The Advantage Letter by Dave Martin
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Thursday, May 01, 2014
Volume 19 | # 455
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"Never give up on a dream just because of the time it will take to accomplish it. The time will pass anyway." » Earl Nightingale

Preaching to the Choir

Preaching to the Choir

One of the side benefits of writing columns and speaking to groups is that it tends to reveal the types of stories, themes, ideas, etc. that strike nerves with people.

With a column, you can usually tell by which ones get forwarded the most.

With speeches, the feedback is more instant. And whenever something clearly gets a reaction, I find myself making mental notes to review if I’ve written about that particular subject in the recent past.

One such instance happened last week that had me laughing as hard as anyone in the audience.

I had reached a slide with a favorite Peter Drucker quotation on it. He said, “Manners are the lubricating oil of an organization.”

With that slide as a backdrop in certain presentations, I suggest to managers that they are delusional if they think they can somehow insist or enforce that all members of their teams will like each other.

It’s great when that is the “state of the union” at the moment. But even people who like each other can go through periods of annoyance with each other.

So, you’re not being realistic if you think that your branch(s) will always be one big love fest.

That said, what a manager can absolutely insist upon is that team members treat and speak to each other respectfully, and, yes…with manners.

When employees know that courtesy and professionalism are non-negotiable traits in your workplace, folks tend to better get along and work productively – regardless of personalities.

You don’t have to like a person right now to be civil to him.

Before I could finish my thought, a young lady near the front of the room thrust her hands in the air and exclaimed, “Church!”

As the folks around her just about fell out of their chairs laughing, I smiled and said, “Okay…that’s a new one.”

She laughed, “You’re speaking the truth! I feel like I’m in church! Preach!” Most of the room burst out laughing and nodding affirmatively.

As I waited for the laughter to fade, I made a mental note: This topic seems to be resonating more than ever.

The pressures being placed on branch teams to do more with less have increased. It’s a fact of life that we accept.

But increased pressure can lead to friction between the moving parts (employees) of our operations. Too much friction causes burnouts and breakdowns.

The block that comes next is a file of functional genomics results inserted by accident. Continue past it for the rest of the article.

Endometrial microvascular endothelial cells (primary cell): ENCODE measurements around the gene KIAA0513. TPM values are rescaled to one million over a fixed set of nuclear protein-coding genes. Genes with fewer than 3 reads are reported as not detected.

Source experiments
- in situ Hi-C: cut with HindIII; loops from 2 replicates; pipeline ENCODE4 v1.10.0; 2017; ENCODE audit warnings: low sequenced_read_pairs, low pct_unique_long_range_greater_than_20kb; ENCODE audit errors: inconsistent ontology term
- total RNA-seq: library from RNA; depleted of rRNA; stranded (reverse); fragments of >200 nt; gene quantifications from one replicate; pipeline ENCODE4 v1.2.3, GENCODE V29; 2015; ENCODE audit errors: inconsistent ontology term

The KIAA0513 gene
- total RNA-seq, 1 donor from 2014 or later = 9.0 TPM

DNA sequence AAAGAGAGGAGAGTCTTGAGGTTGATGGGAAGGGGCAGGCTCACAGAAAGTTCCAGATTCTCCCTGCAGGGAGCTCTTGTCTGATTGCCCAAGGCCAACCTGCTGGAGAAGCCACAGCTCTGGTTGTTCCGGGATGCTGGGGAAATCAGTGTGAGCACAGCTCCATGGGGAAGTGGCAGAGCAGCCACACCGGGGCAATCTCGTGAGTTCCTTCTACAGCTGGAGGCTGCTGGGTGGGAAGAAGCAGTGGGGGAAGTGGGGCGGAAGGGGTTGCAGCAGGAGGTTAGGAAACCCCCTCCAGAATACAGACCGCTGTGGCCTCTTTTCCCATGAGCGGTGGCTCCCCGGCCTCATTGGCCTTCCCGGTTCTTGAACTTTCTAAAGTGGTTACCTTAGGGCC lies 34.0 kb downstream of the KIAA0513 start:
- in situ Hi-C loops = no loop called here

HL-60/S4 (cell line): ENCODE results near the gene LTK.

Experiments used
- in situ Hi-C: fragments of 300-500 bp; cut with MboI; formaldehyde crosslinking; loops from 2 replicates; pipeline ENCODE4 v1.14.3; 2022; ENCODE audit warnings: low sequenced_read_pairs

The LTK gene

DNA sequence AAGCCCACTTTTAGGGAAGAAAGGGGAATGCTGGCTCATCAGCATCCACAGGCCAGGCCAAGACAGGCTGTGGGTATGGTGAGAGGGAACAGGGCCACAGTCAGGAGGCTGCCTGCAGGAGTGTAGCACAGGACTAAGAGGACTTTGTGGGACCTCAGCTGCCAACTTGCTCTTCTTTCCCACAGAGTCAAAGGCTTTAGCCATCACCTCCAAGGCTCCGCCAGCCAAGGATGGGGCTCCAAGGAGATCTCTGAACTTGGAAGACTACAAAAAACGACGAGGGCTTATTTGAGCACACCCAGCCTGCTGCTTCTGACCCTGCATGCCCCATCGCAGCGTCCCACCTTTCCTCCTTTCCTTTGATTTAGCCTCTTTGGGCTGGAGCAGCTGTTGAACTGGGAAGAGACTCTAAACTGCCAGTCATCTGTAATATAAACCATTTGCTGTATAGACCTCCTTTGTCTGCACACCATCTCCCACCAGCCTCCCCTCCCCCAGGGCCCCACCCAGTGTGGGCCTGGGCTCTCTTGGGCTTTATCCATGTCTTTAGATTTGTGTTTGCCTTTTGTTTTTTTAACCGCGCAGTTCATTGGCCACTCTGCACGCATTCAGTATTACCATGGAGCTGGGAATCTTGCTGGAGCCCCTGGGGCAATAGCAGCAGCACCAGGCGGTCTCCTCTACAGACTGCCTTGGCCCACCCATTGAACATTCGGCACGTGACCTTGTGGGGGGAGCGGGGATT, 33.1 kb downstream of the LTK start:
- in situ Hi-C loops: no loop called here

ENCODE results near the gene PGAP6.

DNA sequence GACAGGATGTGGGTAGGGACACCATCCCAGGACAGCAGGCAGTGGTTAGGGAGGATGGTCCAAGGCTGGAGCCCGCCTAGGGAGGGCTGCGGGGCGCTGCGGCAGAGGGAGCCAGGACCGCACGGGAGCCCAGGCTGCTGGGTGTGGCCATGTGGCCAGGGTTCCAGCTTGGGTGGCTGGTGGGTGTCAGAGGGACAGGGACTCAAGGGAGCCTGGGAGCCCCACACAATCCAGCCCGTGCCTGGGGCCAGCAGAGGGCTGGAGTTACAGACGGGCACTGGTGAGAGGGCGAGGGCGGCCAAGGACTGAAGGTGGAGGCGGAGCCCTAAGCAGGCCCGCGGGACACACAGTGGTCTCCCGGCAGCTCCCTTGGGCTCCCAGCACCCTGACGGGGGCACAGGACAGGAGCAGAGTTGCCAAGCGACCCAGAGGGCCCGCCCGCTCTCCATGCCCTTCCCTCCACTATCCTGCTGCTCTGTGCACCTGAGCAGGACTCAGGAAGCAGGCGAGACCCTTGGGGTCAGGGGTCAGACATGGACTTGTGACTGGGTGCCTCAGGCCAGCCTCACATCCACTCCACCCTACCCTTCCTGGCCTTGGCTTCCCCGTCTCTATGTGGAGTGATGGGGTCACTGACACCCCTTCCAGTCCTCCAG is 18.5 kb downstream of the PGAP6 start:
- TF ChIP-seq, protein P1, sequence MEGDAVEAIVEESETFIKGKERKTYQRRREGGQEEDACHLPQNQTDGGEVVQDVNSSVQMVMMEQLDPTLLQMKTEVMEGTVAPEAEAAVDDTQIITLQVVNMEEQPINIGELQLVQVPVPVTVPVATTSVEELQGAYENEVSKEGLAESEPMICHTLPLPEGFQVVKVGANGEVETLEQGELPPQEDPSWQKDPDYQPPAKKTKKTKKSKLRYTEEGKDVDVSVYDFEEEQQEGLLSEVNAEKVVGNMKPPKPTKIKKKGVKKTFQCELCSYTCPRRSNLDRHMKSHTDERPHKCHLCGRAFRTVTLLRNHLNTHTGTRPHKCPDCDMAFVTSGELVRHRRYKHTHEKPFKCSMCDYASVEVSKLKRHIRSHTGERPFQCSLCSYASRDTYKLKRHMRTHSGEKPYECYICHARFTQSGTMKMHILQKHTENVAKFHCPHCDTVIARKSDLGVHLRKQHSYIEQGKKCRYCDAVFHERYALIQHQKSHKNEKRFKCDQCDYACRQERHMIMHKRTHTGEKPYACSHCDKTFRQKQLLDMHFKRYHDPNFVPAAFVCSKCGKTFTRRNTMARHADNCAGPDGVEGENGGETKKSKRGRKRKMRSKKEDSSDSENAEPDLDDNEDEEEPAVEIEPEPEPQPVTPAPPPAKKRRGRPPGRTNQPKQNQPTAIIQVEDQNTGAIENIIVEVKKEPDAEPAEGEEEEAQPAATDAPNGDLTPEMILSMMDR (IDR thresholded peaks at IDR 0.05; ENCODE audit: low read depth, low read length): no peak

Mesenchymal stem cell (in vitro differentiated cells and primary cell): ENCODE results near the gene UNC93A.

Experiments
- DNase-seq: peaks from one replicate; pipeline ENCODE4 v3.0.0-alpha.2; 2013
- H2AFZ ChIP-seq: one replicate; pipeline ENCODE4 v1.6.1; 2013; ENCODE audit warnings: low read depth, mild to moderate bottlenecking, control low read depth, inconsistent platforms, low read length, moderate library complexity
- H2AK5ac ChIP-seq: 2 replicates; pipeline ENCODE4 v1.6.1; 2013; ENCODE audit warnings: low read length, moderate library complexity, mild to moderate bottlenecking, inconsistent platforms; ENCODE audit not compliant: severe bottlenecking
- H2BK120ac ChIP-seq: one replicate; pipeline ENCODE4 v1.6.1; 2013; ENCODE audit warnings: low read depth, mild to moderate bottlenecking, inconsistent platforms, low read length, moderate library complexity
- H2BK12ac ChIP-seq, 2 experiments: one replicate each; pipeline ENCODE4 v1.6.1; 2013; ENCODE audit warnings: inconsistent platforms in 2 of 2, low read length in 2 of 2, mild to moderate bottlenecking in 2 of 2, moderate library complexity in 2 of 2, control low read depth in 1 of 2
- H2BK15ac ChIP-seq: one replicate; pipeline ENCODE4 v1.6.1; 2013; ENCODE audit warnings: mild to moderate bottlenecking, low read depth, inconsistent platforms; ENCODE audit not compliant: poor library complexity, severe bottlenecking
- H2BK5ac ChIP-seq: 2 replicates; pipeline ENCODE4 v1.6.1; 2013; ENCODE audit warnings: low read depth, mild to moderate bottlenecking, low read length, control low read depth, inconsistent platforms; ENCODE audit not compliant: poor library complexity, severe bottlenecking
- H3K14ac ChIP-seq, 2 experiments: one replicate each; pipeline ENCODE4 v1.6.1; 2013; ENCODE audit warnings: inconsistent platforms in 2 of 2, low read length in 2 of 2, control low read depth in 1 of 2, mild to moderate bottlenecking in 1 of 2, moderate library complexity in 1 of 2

Strive to ensure that yours is a culture of courtesy and professionalism to avoid that fate.
 

Everyone's an Expert Now

Everyone's an Expert Now

I noticed something pretty remarkable while delayed in an airport recently. Thunderstorms had everything backed-up and chaotic in Houston. Long lines stretched from every customer service counter.

None of that was remarkable. In summer around here, we simply call that scene, “Monday.”

I had been “ping-ponged” around as the airline kept announcing gate changes. Particularly frustrating was the fact that the departure time on the digital sign at the gate was obviously going to be way off.

The agent told us, “I can only go by what our system says. It says we’re boarding in 20 minutes.”

I told that gate agent that their own smartphone app was showing that our plane was sitting in San Antonio at that moment. (That was news to her.)

I doubted we’d be seeing our plane at the end of that empty jetway in the next 20 minutes.

Then, they announced a concourse change. So, the fifty-or-so folks waiting on our plane had to walk a few hundred yards, ride a monorail, and navigate large crowds to get to our new concourse.

But at least we’d have a plane, right? Yeah, right.

Fifteen minutes later, they sent us back to the first concourse. It was then that I saw something pretty remarkable.

A different agent was standing there, with a smartphone in her hand. She was using a third-party flight tracking app to give folks estimates of when (or if) their flights might take off.

She was standing there in an airline uniform with an airline walkie talkie on her hip and an airline computer screen right in front of her. But she knew the most updated and accurate information was on her personal smartphone, through a third-party app.

And, well, good for her. She had taken matters into her own hands (literally) to give anxious customers the most accurate information she could.

She was also pointing customers in need to where they should head to reschedule flights.

I’ve preached to folks for some time that the days of customers bowing to our expertise because we have more information than they do are ending.

They have incredible search engines, amazing processing speeds, and the wisdom of the world in the palms of their hands. They know what we know.

Increasingly, folks’ willingness to do business with us is more driven by whether or not they like us, trust us, and feel valued and appreciated when dealing with us.

How will your customers feel today?
 


"When I stand before God at the end of my life, I would hope that I would not have a single bit of talent left, and could say, 'I used everything you gave me.'" » Erma Bombeck

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Dave Martin

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Dave Martin has become one of the most prolific writers in the banking industry. His columns and newsletters are read in thousands of financial institutions each month. His keynote presentations, seminars, and podcasts have an authenticity and humor that brings teams of all sizes and seniority levels together.

You can learn more about Dave Martin at www.bankmechanics.com

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